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How to Live Sustainably: Lessons from the Biosphere 2 Experiment

What is Biosphere 2 and was it a failed experiment?

For centuries, humans have been manipulating the Earth’s environment to suit our needs, but what about recreating the Earth itself? In the late 1980s, a group of scientists did just that. A 3.14-acre research facility was constructed in the middle of the Arizona desert in an attempt to mimic Earth’s complex natural systems (The University of Arizona, 2020). This project involving an immense system of greenhouses is known as the Biosphere 2 Experiment. Missions relating to space travel were conducted in this facility, but they were deemed failures.


In the 80s, discussions surrounding space travel was a hot topic in the scientific community. The Biosphere 2 project hoped to demonstrate the feasibility of extended stays in space by proving that humans could sustain themselves in an artificial environment (PBS, 2015). To do this, they recreated several of Earth’s ecological systems inside of a completely closed and self-sufficient facility (PBS, 2015). This was to be one of the most ambitious and complex Earth science experiment that was ever conceived.

The crew of 8 standing inside Biosphere 2 before the mission in September 1991. Source: The University of Arizona

In September of 1991, eight people were sealed in Biosphere 2 and would live inside for two years (Christopher Klein, 2020). All their food, water, and amenities had to be obtained from the habitats inside the biosphere (PBS, 2015). These seven ecosystems included a rainforest, an ocean, a swamp, grassland, a coastal fog desert, shrubland, and a model urban living unit with an attached agricultural section (The University of Arizona, 2020). The hype was short-lived when almost immediately, they began to encounter problems.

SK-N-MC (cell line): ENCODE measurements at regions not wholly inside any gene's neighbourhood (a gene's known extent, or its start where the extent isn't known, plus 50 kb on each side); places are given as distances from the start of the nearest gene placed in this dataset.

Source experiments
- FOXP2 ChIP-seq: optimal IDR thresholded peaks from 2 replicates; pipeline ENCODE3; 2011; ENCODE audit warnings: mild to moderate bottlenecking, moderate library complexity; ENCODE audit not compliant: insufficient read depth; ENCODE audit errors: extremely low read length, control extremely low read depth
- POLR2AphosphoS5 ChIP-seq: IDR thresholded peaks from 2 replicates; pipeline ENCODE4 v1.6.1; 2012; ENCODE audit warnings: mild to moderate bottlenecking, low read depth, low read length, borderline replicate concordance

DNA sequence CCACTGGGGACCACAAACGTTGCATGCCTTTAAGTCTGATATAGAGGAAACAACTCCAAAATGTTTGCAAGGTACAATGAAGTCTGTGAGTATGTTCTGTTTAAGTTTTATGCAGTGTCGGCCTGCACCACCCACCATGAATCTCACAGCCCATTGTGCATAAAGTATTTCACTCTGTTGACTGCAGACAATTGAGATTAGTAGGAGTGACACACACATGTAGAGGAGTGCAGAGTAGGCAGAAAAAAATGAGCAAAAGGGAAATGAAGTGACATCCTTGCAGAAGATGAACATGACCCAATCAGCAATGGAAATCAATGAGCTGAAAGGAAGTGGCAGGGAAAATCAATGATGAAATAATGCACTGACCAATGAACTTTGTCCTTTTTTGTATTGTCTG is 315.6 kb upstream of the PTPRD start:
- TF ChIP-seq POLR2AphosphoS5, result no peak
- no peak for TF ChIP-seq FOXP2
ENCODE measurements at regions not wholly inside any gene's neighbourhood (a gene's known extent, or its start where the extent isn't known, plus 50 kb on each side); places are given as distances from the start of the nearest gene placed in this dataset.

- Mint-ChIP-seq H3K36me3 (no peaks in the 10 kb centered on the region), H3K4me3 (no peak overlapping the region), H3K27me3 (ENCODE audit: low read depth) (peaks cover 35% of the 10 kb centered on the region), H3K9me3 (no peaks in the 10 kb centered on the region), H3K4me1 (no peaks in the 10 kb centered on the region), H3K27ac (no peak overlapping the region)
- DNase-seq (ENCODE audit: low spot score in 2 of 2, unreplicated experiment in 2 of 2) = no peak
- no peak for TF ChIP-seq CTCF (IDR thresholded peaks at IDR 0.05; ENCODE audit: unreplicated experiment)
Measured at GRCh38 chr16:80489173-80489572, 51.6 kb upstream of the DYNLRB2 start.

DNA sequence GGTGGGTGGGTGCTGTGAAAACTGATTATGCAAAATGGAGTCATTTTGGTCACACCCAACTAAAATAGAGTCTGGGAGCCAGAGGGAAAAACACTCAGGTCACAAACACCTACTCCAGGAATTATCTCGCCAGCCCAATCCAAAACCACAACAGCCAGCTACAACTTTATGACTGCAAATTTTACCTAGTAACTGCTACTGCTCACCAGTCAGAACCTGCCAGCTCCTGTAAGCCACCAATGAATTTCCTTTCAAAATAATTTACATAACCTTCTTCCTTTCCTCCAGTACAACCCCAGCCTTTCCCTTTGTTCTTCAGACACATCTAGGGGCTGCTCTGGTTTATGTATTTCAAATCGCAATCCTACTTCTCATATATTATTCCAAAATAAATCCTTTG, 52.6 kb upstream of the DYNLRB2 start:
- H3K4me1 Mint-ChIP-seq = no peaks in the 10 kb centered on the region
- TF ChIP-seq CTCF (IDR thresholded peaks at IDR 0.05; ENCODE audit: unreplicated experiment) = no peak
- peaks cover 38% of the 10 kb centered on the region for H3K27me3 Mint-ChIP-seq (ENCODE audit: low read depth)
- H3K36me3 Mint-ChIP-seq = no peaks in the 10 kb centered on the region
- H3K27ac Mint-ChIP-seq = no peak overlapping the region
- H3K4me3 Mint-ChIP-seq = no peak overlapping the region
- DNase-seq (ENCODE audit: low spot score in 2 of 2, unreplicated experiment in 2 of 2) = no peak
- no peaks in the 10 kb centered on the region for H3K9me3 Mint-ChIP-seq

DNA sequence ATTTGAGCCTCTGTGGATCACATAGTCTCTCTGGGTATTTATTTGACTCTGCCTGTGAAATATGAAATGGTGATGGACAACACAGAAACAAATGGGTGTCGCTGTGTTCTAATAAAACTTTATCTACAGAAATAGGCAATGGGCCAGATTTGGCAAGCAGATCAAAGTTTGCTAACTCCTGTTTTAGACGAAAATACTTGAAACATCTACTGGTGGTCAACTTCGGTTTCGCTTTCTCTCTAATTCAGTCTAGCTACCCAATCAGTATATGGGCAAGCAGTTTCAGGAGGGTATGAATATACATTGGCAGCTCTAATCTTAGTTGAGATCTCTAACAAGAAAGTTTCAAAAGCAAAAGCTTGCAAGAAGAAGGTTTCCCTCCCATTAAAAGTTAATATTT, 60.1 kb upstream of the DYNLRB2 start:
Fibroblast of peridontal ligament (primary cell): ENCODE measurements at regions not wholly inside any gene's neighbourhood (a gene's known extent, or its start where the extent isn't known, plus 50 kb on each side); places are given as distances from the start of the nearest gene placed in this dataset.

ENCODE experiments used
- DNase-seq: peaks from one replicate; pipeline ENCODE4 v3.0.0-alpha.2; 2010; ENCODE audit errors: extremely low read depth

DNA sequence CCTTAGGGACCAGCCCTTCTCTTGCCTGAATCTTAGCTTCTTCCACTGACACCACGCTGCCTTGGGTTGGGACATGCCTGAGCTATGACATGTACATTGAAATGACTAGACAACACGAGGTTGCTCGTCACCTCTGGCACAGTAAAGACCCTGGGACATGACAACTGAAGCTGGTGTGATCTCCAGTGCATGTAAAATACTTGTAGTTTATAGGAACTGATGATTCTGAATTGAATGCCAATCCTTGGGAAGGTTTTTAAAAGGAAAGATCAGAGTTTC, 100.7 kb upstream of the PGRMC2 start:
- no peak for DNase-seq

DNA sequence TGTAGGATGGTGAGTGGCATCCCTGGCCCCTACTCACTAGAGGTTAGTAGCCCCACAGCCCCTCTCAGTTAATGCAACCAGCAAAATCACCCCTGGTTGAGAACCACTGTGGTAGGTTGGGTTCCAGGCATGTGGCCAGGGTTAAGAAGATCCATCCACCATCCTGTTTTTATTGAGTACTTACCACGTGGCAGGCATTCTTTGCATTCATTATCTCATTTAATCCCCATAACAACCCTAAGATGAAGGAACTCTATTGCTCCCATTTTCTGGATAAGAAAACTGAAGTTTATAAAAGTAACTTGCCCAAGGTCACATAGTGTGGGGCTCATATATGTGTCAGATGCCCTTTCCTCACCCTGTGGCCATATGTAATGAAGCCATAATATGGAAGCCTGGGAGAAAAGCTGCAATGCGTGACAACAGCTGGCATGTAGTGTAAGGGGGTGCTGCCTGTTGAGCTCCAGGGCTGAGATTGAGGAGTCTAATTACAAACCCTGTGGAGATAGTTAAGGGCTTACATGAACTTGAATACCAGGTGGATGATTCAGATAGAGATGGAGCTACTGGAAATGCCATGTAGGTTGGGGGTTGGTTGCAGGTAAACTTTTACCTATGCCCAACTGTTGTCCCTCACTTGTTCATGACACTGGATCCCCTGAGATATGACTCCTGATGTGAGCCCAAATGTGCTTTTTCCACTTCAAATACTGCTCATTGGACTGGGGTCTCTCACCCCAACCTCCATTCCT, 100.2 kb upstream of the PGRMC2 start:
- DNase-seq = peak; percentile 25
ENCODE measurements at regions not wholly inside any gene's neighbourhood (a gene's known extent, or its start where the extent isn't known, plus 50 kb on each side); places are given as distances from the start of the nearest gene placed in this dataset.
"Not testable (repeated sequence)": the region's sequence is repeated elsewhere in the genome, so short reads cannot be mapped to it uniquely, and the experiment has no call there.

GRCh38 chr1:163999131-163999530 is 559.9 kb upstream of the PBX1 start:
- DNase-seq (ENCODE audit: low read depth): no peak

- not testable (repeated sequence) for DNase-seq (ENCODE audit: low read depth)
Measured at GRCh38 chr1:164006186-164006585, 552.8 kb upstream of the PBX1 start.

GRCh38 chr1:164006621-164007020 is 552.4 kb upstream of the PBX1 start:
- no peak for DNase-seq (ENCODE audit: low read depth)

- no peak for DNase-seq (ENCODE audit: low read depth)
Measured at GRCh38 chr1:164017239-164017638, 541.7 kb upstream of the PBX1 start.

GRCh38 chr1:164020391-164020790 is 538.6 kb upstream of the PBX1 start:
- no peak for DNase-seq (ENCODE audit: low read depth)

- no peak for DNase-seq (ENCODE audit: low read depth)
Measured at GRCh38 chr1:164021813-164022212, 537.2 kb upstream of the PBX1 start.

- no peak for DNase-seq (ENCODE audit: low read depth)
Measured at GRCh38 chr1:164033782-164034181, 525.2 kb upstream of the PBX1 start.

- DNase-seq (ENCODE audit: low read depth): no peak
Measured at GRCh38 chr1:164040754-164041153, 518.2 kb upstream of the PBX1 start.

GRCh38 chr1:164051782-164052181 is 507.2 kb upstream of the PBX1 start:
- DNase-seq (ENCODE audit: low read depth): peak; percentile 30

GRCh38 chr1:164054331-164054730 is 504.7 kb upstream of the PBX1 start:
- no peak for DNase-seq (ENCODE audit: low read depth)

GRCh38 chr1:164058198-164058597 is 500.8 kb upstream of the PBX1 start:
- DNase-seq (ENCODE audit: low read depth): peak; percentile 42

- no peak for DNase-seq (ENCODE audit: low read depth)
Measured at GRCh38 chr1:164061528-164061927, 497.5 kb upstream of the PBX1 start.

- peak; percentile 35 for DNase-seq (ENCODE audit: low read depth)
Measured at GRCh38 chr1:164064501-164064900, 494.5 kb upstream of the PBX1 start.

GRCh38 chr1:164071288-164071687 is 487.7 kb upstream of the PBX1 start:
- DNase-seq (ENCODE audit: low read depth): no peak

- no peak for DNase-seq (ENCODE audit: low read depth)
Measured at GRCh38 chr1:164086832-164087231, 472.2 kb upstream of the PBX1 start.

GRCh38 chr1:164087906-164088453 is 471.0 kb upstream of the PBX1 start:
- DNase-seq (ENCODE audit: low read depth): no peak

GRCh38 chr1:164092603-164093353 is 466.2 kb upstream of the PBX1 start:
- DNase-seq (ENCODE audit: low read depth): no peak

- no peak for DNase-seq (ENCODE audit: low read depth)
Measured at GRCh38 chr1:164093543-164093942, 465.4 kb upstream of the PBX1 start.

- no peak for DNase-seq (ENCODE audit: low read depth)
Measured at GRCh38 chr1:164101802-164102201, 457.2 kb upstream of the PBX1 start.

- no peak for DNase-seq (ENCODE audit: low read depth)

The first issue was the drastic decrease in oxygen levels. One year into the experiment, extra oxygen had to be supplied to the system, because there were concerns for the safety of the individuals (PBS, 2015) . This was disappointing because the introduction of outside air defeated the purpose of the closed system. Along with the oxygen loss, they experienced other problems, including extinction of fauna and flora as well as difficulty growing enough food (Christopher Klein ,2020). This contributed to morale problems, causing the group to split in two (Cole Mellino, 2015). Additional problems with the management and the lack of transparency arose, fueling the perception that Biosphere 2 was just for show and was not a serious scientific experiment. Together with the abrupt resignation of the project’s scientific advisory board, Biosphere 2 lost credibility and was condemned a failure (Cole Mellino, 2015). 


In March 1994, a second mission was attempted. It ended after just six months when the management issues caused the two biospherians to sabotage the project (PBS, 2015). Even though the initial aim of Biosphere 2 was deemed a failure, this mega-scaled experiment highlighted how little we truly understand about the Earth’s systems. John Adams, deputy director of Biosphere 2, saw these missions as experiences to learn from. “What they did learn, and in my opinion, the single most important lesson, was just how little we truly understand the Earth’s systems,” he said (Cole Mellino, 2015). The Earth’s systems are just too complex and interconnected to be able to recreate them completely.